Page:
Mentions: IFN-γ secreted by CD4+ Th1 cells is critical for optimal activation of CD8+ T cells, B cells, and macrophages, all of which perform vital roles in the control of Plasmodium infection (Fig 1). The primary immune effector mechanisms by which IFN-γ can influence destruction of Plasmodium-infected cells include increasing the cytotoxic potential of CD8+ T cells, inducing production of cytophilic antibodies by B cells and enhancing phagocytic abilities of immune cells such as macrophages. It should be noted that the latter two functions are not mutually exclusive.


Interferon-γ: The Jekyll and Hyde of Malaria.

King T, Lamb T - PLoS Pathog. (2015)

Effector mechanisms induced by IFN-γ during malaria.Various immune cell subsets produce IFN-γ in response to Plasmodium infection. NK, γδ, and NKT cells are largely responsible for early production of IFN-γ in response to liver and blood stages of the parasite and play a role in early control of parasite growth. IFN-γ-producing CD8+ T cells have also been shown to limit intrahepatic parasite growth through an IFN-γ-inducible, nitric oxide-dependent mechanism (1). Once an adaptive immune response is initiated, IFN-γ produced by CD4+ T cells optimally activates CD8+ T cells, B cells, and macrophages. IFN-γ influences isotype switching in B cells leading to production of cytophilic antibodies capable of binding free parasites and blocking red blood cell invasion (2), mediating parasite clearance through opsonization (3), and binding the surface of infected red blood cells promoting antibody-dependent phagocytosis (4). Production of IFN-γ from CD4+ T cells also optimally activates macrophages to phagocytose infected red blood cells and free parasites (5). All of these mechanisms are important for optimal control of parasite growth during Plasmodium infection.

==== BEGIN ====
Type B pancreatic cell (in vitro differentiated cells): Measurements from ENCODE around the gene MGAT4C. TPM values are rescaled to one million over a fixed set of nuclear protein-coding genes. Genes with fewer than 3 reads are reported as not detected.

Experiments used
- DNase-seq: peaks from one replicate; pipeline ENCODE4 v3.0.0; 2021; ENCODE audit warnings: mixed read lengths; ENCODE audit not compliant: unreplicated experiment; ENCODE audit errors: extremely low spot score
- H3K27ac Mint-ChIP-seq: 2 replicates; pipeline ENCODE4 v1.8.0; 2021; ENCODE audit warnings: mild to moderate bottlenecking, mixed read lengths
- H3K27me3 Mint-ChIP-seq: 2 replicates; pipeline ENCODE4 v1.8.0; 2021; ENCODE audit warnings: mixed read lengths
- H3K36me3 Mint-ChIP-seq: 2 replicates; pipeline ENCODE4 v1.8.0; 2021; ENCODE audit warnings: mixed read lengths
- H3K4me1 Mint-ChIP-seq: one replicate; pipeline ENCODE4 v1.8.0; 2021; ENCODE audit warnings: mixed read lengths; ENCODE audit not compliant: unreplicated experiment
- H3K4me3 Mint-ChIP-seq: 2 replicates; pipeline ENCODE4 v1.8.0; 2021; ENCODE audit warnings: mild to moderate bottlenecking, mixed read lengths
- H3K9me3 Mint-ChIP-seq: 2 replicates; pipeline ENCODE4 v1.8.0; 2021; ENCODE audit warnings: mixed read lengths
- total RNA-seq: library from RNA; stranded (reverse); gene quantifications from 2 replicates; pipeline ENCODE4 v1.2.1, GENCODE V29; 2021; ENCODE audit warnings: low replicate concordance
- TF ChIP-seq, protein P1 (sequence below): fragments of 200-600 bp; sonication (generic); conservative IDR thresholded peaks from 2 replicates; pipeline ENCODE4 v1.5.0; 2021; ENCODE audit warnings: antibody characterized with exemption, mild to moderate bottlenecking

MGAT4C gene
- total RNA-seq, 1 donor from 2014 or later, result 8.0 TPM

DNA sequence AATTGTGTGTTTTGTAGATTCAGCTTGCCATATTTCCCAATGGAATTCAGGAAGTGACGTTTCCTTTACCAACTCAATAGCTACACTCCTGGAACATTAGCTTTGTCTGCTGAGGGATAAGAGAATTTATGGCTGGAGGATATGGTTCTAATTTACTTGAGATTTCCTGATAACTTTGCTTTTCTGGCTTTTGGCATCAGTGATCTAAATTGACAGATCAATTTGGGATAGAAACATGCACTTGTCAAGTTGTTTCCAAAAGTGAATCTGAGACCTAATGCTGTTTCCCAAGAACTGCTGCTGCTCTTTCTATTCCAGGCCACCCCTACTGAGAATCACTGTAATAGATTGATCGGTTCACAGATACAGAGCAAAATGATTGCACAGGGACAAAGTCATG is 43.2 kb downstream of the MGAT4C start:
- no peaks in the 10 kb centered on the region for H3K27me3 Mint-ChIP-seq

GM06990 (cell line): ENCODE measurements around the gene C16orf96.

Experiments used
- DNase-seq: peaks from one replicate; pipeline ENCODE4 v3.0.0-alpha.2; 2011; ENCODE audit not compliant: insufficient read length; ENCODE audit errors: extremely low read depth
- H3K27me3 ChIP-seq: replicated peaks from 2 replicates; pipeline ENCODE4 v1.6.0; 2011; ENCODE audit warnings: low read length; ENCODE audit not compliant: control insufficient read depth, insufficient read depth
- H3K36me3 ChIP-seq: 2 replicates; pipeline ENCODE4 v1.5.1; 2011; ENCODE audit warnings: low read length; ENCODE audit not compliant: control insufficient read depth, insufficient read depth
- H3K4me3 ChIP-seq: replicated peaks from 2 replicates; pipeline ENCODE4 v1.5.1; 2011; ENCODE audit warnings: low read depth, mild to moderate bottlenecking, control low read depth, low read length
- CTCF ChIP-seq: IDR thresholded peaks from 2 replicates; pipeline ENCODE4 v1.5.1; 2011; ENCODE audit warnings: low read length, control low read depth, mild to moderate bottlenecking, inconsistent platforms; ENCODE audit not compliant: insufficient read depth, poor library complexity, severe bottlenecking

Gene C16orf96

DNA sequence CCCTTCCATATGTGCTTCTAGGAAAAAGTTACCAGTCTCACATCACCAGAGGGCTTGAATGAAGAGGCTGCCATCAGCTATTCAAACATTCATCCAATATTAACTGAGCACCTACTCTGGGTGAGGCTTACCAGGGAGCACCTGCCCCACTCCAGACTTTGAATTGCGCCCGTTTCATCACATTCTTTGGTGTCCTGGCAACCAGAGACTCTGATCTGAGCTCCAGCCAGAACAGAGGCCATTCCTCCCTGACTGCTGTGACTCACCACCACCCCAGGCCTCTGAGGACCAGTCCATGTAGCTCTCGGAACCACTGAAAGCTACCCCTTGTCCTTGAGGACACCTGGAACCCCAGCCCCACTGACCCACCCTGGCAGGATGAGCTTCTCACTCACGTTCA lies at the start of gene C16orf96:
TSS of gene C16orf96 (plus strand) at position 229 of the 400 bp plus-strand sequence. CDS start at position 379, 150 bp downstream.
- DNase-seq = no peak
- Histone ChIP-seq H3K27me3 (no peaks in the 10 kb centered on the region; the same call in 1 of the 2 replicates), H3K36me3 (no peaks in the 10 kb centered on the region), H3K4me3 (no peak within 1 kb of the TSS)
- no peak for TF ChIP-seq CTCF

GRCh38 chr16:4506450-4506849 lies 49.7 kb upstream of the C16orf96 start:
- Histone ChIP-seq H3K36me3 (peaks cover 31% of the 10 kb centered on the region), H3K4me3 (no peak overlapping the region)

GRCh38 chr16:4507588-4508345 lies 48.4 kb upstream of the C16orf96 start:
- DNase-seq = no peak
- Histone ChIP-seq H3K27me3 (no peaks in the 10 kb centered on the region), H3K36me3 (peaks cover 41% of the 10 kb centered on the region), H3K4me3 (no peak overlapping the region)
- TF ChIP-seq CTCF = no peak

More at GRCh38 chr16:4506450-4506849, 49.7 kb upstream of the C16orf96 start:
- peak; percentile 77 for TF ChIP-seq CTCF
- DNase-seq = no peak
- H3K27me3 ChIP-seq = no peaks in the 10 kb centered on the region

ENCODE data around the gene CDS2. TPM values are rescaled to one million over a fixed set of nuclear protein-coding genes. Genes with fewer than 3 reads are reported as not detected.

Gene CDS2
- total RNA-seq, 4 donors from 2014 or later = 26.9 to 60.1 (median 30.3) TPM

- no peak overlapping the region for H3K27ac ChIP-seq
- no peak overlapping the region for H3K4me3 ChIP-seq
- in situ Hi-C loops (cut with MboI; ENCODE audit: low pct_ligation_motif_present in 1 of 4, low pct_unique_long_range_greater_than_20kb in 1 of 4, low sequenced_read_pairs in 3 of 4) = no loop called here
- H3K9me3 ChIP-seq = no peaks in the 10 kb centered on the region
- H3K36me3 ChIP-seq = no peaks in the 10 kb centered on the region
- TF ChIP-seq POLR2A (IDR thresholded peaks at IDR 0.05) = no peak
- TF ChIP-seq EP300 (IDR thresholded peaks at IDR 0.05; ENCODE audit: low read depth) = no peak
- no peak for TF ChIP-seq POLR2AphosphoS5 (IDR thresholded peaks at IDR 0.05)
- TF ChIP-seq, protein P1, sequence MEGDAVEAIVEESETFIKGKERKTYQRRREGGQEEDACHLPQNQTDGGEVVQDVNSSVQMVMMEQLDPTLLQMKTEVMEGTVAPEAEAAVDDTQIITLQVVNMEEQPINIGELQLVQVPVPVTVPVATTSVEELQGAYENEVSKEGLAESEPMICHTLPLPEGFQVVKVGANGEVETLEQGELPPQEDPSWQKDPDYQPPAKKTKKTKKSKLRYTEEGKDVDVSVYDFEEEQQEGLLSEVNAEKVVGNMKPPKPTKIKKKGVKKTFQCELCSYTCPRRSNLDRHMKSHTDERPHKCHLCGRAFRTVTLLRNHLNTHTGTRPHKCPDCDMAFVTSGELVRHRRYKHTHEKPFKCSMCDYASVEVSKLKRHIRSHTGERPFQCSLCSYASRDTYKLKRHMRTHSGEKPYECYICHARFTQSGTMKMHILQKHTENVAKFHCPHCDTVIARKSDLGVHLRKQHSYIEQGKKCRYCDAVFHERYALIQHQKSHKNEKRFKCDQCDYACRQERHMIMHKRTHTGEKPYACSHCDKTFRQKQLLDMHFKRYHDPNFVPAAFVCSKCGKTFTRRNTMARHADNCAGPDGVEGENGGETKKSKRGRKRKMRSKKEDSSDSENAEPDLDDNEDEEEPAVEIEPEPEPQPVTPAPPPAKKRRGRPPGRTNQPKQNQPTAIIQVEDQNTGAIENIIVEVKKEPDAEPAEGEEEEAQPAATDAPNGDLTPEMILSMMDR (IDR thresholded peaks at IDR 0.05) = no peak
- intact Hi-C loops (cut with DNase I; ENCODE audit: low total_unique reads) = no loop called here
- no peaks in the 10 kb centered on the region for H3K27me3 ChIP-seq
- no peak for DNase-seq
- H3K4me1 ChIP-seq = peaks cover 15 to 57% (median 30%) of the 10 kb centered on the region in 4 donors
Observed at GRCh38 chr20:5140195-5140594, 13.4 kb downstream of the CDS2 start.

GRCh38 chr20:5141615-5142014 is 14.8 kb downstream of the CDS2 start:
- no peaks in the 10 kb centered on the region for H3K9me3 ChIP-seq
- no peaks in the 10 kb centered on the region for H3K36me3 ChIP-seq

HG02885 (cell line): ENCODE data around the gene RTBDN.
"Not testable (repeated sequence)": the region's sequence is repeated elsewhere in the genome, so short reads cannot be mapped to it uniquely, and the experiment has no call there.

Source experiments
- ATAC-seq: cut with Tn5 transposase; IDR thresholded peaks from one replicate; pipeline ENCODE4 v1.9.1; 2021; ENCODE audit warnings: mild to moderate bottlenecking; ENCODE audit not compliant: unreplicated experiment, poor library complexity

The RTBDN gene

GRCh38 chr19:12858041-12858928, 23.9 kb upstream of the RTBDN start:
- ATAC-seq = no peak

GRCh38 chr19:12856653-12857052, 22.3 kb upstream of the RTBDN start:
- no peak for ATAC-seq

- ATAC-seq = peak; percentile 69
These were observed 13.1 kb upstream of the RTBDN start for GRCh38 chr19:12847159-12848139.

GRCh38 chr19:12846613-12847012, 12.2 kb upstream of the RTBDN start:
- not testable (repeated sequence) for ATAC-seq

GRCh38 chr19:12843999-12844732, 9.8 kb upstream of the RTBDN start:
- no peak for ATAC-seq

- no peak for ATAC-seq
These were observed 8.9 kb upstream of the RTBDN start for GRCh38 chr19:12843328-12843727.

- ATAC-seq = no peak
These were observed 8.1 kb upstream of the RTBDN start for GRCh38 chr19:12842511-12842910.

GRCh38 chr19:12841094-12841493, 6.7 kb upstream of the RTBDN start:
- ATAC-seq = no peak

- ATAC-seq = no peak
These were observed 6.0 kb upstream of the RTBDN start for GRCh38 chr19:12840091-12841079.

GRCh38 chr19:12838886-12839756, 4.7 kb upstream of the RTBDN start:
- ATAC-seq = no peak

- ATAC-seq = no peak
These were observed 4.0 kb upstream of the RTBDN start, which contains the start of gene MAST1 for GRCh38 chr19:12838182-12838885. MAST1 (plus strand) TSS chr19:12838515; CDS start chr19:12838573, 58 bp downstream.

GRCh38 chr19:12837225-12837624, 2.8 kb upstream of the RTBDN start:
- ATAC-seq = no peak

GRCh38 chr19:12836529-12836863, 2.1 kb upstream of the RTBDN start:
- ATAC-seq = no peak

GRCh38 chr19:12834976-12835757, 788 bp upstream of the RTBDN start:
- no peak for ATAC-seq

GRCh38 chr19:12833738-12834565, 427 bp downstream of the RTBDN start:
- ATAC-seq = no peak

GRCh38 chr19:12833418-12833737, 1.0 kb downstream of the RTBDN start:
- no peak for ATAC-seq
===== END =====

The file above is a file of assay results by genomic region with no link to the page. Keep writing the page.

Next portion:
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getmorefigures.php?uid=PMC4591348&req=5